© Cooper Grace Ward Lawyers

Cooper Grace Ward is a leading Australian law firm based in Brisbane.

This publication is for information only and is not legal advice. You should obtain advice that is specific to your circumstances and not rely on this publication as legal advice. If there are any issues you would like us to advise you on arising from this publication, please contact Cooper Grace Ward Lawyers.

To print this article, all you need is to be registered on

Click to Login as an existing user or Register so you can print this article.

Similar Articles
Relevancy Powered by MondaqAI
Some comments from our readers…
“The articles are extremely timely and highly applicable”
“I often find critical information not available elsewhere”
“As in-house counsel, Mondaq’s service is of great value”

Related Topics
Similar Articles
Relevancy Powered by MondaqAI
Related Articles
Up-coming Events Search
Font Size:
Mondaq on Twitter
Register for Access and our Free Biweekly Alert for
This service is completely free. Access 250,000 archived articles from 100+ countries and get a personalised email twice a week covering developments (and yes, our lawyers like to think you’ve read our Disclaimer).
Email Address
Company Name
Confirm Password
Mondaq Topics -- Select your Interests
 Law Performance
 Law Practice
 Media & IT
 Real Estate
 Wealth Mgt
Asia Pacific
European Union
Latin America
Middle East
United States
Worldwide Updates
Registration (you must scroll down to set your data preferences)

Mondaq Ltd requires you to register and provide information that personally identifies you, including your content preferences, for three primary purposes (full details of Mondaq’s use of your personal data can be found in our Privacy and Cookies Notice):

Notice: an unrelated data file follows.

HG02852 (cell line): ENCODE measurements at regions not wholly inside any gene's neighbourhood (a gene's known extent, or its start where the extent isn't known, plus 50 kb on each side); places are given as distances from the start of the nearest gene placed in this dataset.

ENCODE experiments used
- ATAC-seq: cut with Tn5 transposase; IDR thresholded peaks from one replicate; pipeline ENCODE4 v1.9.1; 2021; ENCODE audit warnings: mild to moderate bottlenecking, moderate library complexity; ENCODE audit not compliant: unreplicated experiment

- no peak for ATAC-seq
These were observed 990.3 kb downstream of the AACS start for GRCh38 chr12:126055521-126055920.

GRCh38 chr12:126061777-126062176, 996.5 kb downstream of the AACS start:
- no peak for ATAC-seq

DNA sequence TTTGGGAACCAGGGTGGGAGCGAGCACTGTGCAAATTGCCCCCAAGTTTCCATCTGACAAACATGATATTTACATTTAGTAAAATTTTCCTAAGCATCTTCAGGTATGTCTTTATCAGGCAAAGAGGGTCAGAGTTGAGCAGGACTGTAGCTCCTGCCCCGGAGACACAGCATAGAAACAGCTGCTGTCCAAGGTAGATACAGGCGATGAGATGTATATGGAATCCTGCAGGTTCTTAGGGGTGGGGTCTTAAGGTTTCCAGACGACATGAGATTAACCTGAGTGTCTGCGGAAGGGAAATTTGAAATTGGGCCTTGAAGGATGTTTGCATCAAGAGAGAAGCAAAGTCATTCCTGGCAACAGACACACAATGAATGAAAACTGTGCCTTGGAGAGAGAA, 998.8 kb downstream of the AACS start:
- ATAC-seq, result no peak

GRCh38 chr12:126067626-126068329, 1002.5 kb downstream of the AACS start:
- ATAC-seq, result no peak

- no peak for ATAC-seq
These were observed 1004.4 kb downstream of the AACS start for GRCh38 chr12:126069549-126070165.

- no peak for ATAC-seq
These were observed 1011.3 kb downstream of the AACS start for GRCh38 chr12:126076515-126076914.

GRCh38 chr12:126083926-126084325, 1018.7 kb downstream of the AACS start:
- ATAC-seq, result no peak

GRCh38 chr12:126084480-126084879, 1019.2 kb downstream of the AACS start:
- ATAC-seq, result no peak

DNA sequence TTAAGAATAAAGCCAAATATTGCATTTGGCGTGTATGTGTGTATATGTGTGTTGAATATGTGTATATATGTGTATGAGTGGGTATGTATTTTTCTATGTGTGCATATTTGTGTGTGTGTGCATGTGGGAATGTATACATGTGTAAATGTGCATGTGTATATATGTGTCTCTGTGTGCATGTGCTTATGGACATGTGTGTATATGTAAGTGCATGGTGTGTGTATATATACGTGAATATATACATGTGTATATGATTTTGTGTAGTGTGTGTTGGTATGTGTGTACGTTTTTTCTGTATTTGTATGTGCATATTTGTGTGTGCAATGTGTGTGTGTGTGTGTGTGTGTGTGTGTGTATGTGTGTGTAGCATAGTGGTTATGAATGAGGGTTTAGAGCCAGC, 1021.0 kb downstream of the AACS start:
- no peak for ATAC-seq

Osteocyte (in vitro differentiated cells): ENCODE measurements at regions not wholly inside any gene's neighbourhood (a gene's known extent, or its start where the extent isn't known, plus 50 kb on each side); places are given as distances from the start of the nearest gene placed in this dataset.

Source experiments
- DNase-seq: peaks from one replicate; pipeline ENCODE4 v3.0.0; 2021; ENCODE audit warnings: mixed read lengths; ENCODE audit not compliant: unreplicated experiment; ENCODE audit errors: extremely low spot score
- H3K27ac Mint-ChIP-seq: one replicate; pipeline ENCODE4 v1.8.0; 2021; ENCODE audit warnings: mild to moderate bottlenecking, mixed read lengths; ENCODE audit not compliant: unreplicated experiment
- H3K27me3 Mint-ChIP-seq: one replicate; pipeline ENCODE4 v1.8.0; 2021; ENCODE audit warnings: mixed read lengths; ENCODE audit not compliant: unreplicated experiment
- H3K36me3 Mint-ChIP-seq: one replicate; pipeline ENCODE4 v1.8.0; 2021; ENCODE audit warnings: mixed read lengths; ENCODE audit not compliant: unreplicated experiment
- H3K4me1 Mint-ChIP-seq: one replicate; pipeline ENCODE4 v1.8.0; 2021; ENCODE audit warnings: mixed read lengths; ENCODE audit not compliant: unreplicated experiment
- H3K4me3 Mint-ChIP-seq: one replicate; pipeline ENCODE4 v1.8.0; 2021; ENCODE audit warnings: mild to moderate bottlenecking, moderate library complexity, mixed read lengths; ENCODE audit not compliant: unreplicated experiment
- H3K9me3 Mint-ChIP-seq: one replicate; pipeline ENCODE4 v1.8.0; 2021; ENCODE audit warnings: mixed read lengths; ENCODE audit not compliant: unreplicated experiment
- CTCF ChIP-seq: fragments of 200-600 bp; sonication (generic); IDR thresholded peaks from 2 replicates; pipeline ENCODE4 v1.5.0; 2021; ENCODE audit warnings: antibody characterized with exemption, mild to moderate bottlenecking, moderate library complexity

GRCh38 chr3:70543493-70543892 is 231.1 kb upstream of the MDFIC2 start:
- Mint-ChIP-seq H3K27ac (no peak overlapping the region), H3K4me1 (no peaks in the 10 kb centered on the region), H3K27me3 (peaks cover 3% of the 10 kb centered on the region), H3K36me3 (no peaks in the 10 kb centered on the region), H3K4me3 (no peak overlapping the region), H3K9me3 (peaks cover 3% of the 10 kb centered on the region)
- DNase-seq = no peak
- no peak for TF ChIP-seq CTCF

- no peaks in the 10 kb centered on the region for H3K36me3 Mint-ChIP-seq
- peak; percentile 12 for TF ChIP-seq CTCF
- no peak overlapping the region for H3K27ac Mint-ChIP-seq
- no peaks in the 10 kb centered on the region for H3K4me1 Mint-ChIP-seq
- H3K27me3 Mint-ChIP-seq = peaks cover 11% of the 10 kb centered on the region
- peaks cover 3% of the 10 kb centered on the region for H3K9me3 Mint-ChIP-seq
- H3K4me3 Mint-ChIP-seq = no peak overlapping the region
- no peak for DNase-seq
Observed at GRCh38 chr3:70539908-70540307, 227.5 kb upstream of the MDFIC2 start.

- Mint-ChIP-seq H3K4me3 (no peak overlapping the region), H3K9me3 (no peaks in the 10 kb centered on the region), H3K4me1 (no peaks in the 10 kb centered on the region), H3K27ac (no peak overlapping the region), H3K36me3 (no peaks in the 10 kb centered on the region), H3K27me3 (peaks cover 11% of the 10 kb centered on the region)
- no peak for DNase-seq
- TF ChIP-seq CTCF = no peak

• To allow you to personalize the Mondaq websites you are visiting to show content ("Content") relevant to your interests.
  • To enable features such as password reminder, news alerts, email a colleague, and linking from Mondaq (and its affiliate sites) to your website.
  • To produce demographic feedback for our content providers ("Contributors") who contribute Content for free for your use.

Mondaq hopes that our registered users will support us in maintaining our free to view business model by consenting to our use of your personal data as described below.

Mondaq has a "free to view" business model. Our services are paid for by Contributors in exchange for Mondaq providing them with access to information about who accesses their content. Once personal data is transferred to our Contributors they become a data controller of this personal data. They use it to measure the response that their articles are receiving, as a form of market research. They may also use it to provide Mondaq users with information about their products and services.